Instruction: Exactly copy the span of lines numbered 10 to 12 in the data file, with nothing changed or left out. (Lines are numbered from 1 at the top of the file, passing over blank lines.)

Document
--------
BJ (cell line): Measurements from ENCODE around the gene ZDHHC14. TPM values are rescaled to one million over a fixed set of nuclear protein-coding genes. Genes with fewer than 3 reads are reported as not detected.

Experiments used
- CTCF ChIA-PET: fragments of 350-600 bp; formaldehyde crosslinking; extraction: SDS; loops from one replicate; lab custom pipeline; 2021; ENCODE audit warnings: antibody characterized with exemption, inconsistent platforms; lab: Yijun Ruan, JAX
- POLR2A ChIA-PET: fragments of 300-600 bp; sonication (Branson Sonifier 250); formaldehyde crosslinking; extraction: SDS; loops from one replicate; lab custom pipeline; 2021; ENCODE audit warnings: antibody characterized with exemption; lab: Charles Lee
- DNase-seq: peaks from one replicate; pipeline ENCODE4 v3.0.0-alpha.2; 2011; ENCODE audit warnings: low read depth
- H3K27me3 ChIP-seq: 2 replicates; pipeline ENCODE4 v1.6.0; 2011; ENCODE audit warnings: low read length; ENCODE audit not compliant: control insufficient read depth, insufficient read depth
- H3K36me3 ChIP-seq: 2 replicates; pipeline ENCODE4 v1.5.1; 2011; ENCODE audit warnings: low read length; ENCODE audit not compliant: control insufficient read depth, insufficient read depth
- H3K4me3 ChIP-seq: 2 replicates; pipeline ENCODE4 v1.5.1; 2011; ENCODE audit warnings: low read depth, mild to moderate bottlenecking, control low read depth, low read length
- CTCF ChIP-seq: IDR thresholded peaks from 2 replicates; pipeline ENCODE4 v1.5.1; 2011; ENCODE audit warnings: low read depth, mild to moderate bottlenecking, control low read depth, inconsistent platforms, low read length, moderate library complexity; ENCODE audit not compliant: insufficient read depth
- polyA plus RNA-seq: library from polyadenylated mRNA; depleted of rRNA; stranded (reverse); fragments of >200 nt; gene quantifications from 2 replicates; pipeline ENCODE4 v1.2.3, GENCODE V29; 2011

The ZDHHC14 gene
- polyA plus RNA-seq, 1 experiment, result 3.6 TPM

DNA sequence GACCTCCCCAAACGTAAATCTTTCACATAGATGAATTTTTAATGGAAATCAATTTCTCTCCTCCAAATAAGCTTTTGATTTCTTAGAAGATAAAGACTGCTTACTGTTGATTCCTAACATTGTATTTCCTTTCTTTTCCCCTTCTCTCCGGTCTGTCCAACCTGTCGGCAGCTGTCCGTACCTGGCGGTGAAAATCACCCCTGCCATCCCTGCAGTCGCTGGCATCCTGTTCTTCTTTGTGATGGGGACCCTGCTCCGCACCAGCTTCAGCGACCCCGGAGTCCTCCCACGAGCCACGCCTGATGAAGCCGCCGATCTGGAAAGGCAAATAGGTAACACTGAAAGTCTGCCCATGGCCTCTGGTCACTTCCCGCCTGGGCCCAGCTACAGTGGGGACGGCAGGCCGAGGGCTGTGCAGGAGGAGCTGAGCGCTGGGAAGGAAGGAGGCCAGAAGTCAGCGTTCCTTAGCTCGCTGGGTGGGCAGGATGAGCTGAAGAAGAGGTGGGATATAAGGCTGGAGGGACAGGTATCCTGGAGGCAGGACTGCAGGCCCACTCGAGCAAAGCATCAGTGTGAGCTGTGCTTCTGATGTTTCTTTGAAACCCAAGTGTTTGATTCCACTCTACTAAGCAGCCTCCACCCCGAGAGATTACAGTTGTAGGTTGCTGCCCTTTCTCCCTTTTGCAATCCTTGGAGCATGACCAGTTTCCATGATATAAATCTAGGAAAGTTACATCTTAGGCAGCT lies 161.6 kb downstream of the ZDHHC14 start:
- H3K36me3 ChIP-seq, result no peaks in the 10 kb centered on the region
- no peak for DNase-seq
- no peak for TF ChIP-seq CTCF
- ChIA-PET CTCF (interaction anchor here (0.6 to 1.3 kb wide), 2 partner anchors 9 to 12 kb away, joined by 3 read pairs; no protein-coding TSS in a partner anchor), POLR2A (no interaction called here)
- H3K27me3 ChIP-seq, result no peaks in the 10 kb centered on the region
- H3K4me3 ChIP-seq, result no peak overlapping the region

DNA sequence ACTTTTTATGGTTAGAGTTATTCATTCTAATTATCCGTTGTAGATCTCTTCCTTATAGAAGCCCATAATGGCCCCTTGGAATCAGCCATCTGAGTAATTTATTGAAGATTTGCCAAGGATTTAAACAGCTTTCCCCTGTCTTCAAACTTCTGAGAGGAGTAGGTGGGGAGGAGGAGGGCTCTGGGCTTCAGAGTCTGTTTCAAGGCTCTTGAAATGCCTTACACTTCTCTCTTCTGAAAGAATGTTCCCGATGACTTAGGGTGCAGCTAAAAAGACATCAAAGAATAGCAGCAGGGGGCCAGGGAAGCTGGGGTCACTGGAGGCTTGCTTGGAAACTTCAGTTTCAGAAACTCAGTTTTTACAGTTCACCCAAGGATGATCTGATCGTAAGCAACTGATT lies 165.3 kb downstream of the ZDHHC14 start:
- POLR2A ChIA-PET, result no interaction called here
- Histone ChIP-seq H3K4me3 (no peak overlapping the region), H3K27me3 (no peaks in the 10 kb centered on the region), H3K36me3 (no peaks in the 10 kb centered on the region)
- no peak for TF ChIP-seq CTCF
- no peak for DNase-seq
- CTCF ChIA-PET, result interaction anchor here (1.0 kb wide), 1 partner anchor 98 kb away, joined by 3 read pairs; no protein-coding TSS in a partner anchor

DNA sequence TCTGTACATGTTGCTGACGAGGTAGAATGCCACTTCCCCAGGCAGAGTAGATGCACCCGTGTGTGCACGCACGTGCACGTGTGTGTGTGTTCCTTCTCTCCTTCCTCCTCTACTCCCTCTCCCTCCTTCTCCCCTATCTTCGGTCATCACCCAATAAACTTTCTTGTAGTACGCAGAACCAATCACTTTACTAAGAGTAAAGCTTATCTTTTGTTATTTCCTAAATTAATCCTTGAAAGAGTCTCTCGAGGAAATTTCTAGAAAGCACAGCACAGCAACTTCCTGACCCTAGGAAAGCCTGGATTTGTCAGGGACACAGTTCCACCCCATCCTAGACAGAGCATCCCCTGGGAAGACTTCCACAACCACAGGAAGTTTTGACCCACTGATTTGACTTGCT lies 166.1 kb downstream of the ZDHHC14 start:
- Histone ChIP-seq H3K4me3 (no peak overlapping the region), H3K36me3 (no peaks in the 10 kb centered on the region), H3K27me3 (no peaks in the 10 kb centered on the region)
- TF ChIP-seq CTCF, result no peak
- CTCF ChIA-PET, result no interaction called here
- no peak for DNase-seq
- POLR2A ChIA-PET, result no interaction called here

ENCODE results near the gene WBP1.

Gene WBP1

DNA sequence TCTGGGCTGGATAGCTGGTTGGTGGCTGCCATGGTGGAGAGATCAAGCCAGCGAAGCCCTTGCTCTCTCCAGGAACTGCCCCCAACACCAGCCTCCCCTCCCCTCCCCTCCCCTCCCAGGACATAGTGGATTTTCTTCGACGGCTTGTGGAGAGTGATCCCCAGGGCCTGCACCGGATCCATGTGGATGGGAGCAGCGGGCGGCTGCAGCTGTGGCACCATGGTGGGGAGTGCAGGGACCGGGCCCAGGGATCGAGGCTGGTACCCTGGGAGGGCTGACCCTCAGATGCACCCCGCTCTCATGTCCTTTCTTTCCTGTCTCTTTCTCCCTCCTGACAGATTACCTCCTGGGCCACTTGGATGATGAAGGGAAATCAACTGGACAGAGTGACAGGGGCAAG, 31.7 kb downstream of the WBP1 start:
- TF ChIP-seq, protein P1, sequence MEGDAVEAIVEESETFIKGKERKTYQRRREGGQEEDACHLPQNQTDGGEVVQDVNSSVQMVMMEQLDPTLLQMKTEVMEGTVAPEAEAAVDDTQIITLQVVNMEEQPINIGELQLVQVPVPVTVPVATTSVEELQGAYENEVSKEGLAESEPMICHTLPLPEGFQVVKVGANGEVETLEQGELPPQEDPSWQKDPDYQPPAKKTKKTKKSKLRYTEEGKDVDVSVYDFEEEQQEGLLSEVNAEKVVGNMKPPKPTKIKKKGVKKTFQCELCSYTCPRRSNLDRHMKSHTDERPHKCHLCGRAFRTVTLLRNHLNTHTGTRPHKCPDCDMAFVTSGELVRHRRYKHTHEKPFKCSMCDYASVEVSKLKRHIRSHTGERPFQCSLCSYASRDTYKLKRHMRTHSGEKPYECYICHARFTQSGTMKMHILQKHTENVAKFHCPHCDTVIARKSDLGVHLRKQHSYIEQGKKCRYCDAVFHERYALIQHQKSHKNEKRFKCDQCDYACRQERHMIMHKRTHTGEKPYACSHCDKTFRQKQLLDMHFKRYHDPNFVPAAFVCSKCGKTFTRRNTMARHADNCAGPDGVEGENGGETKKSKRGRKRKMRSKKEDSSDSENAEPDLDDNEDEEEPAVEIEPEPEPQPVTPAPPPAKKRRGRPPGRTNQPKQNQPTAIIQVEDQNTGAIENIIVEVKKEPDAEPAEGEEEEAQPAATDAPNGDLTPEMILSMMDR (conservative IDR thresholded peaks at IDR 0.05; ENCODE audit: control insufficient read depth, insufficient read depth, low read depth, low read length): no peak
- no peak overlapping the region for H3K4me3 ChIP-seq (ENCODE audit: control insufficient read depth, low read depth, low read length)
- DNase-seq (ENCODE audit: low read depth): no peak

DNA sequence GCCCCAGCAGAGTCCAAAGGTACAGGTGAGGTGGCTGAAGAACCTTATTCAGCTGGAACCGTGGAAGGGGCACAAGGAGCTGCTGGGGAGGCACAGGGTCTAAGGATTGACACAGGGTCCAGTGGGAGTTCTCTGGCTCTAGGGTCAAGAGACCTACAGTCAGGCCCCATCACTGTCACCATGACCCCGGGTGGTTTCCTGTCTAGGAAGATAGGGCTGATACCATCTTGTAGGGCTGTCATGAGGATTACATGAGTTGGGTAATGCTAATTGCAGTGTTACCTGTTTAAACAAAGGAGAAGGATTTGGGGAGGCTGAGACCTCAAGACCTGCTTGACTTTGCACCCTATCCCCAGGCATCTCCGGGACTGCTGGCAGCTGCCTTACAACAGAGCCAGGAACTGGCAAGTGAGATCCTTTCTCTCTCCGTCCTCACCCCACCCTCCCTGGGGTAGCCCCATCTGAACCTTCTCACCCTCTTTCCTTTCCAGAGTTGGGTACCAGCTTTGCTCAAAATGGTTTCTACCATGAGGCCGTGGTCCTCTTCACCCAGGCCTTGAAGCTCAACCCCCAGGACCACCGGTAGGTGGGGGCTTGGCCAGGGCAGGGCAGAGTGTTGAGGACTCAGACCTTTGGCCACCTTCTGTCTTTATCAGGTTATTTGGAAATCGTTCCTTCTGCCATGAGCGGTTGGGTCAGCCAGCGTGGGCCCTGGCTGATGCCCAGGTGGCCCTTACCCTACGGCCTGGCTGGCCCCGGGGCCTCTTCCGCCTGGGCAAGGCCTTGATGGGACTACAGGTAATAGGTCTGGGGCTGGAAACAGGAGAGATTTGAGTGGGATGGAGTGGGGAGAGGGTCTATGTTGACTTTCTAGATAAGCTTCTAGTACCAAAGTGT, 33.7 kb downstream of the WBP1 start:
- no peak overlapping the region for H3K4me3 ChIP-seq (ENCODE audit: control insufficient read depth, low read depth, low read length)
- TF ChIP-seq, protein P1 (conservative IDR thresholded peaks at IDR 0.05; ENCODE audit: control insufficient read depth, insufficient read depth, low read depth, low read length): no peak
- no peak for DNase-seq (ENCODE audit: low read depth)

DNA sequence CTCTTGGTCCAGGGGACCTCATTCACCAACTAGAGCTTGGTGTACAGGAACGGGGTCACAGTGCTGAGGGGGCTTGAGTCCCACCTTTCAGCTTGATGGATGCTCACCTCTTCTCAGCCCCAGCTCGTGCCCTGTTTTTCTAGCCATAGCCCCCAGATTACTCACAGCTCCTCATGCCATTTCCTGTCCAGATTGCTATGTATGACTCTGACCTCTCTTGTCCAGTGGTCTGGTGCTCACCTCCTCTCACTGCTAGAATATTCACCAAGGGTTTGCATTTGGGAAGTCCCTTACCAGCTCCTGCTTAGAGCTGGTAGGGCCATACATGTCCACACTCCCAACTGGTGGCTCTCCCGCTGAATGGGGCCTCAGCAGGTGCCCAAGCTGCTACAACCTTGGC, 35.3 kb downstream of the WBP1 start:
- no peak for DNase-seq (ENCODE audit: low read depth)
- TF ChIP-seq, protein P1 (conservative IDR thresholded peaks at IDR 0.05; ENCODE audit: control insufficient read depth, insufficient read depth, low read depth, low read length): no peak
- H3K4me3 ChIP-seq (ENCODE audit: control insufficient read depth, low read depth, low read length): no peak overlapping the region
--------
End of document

- polyA plus RNA-seq: library from polyadenylated mRNA; depleted of rRNA; stranded (reverse); fragments of >200 nt; gene quantifications from 2 replicates; pipeline ENCODE4 v1.2.3, GENCODE V29; 2011

The ZDHHC14 gene
- polyA plus RNA-seq, 1 experiment, result 3.6 TPM